Summer temperatures not only can create human stress and health issues but also affect our fur babies.
If it’s too warm for you, veterinarians say it’s probably too warm for your dogs. Dogs can be susceptible to heat illnesses while taking them on a walk in the summer months.
Dr. Marianne Kirkendall, a veterinarian at Dubuque Animal Hospital Colonial Terrace says heat stress is one of the most common health threats faced by dogs in the summer. She says it appears in symptoms such as heavy panting, hoarse panting, stumbling or vomiting.
Panting is one of the only ways dogs can sweat in the heat, so Dr. Kirkendall says it is harder in the summer.
“If your dog may be succumbing to heat stress to contact your vet as soon as possible. You’re going to be tempted to do things like put them in a cold tub of water or something like that, but that can be really dangerous and make matters worse so its best to just contact your vet as soon as possible get them in.”
You’ll be tempted to put them in a cold water tub or something like that, but that could be dangerous and make things worse. She says that certain breeds are more likely to have heat stress because their air quality can make it more difficult for them to pant if this occurs contact a vet as soon as possible.
“We see the biggest risks with dogs with squished face breeds” bulldogs and bulldog mixes, and pugs are a few more susceptible.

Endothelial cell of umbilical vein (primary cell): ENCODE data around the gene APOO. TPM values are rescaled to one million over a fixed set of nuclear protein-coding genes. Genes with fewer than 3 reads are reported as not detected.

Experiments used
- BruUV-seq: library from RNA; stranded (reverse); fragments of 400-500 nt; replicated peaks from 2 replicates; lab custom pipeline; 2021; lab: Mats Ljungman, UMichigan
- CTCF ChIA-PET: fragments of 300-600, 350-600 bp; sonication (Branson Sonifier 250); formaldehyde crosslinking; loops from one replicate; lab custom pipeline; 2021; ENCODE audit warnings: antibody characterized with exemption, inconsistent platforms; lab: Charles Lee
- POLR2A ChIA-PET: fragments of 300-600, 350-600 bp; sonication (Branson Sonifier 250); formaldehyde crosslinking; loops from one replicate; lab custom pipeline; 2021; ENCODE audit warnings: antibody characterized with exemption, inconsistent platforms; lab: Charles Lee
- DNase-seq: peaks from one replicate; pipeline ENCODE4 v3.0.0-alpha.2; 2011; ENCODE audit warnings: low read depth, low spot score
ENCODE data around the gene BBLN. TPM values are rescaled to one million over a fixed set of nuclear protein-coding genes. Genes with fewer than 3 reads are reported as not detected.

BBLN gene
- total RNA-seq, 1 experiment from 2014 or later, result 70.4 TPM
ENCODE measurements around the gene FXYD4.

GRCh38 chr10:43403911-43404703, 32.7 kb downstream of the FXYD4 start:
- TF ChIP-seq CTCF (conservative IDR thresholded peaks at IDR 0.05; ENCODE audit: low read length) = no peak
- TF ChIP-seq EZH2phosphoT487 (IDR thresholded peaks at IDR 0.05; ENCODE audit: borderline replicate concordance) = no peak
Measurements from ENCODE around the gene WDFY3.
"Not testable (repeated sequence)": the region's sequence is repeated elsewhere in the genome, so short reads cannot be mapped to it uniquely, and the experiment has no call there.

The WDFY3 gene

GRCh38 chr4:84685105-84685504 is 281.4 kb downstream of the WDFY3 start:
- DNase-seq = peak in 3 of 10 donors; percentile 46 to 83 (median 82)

Dr. Kirkendall tells your veterinarian immediately if you believe your dog is under heat stress. You can help cool your dog in the meantime, she said, there are a few things:
- Promote sweat on their feet by applying rubbing water or alcohol
- Put them in front of a fan
- Take them into a room that has A/C or keep them in a shaded area
The vet says that summer walks put dogs at risk of their feet burning. She proposes to keep the paws of your pet as far away as possible from the scorching pavement.
A good way to test if the ground is too hot for your dog’s paws is to put your back of your hand on the ground.
She says another common Summer danger does not have to do with the heat at all. She says that your pets could be startled by more fireworks or lightning during the summer months. She says many dogs are going to run out when they get spooked by fireworks that scare them.
If your dog is anxious about fireworks, you can try to calm them down by drowning the sound from a TV or a radio. Dr. Kirkendall says your veterinarian can recommend anti-anxiety medicines.
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